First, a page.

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Starbucks workers at San Francisco’s Castro location strike over Pride displays, contract

Workers at the Castro District Starbucks are on strike on Sunday. | Alex Mullaney/The Standard.

Workers at a Starbucks in San Francisco’s Castro neighborhood are on strike during Sunday’s Pride festivities, closing the store to stand in solidarity with LGBTQIA+ Starbucks employees across the country who they say have been mistreated by the company.

The employees allege that the company has engaged in union-busting tactics and claim they've been barred from adorning certain stores with Pride decorations at a time when many states are attempting to pass anti-LGBTQIA+ legislation, a press release from the Starbucks Workers United organization stated.

Workers at the 18th Street location said the company has merely tokenized its LGBTQIA+ workers for good press and higher profits.

“This Starbucks is quite literally a prominent symbol of the LGBTQIA+ community,” union member and organizer Greg Zajac said Sunday morning.

Starbucks argued it was not banning Pride displays since rainbow-colored cups would be on sale, Zajac added.

The store has about 18 employees, and Sunday was expected to be one of the busiest days of the year, according to Zajac.

Workers prepare to strike at San Francisco's Castro District Starbucks on Sunday. | Alex Mullaney/The Standard

"Workers United continues to spread false information about our benefits, policies and negotiation efforts—a tactic used to seemingly divide our partners and deflect from their failure to respond to bargaining sessions for more than 200 stores," a Starbucks spokesperson said in a statement.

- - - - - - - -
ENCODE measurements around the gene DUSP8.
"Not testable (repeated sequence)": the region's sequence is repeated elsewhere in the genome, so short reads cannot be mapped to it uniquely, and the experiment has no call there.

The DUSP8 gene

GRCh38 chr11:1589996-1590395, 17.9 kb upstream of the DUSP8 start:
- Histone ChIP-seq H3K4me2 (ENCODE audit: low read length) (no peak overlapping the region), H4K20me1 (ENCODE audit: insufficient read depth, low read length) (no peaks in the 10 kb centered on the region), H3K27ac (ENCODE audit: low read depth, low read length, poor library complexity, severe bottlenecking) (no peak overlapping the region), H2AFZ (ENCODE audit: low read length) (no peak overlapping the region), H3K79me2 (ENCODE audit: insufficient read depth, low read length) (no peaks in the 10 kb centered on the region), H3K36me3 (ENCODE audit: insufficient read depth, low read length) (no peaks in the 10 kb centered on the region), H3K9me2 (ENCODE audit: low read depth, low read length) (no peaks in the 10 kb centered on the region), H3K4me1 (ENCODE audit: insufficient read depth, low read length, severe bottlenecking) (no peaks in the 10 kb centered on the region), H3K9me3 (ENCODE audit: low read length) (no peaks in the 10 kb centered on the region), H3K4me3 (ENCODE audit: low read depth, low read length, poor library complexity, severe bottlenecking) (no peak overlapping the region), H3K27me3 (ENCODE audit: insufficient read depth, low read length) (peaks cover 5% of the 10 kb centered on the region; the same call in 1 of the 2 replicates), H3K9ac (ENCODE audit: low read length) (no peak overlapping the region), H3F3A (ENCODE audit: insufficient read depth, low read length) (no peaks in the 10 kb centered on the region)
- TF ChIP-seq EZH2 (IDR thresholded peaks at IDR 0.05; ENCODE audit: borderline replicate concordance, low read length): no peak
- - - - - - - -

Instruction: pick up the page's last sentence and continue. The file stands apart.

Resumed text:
In a June 13 memo distributed to employees, Senior Vice President Mark Brown said the company is not "banning" Pride displays.

"We're deeply concerned by false information that is being spread, especially as it relates to our inclusive store environments, our company culture and the benefits we offer our partners," Brown wrote.

The coffee giant is currently embroiled in a federal complaint from the National Labor Relations Board, an agency that enforces labor law, that alleges the company has refused to bargain with workers at many of its recently unionized cafes.

The federal oversight body filed a complaint in October at the Castro Starbucks location, known to some as “BearBucks,” alleging that the company illegally interrogated their employees over their union membership at a successful union drive. The location had become the first Starbucks in San Francisco to successfully unionize in August.

Barista Kyle Trainer said a lawyer told him verdicts in complaints can take months.

“Starbucks has always positioned itself as a quote-unquote ally to the LGBTQIA+ community," said Kyle Trainer, a barista. "Some of the stuff they've been doing lately has not shown that."

Starbucks said it unwaveringly supports the LGBTQIA2+ community and is committed to advancing negotiations.

David Jude Thomas, a regular at the Castro location for 23 years and before that when it was a Peet’s Coffee, had to go elsewhere for his morning coffee. The multimedia artist cited the removal of customer seating from the shop as an example of the corporation failing its workers and customers.

“As a handicapped person, having a place to sit is necessary for people with my condition,” Thomas said.

“The employees have tried to maintain warmness,” he added.

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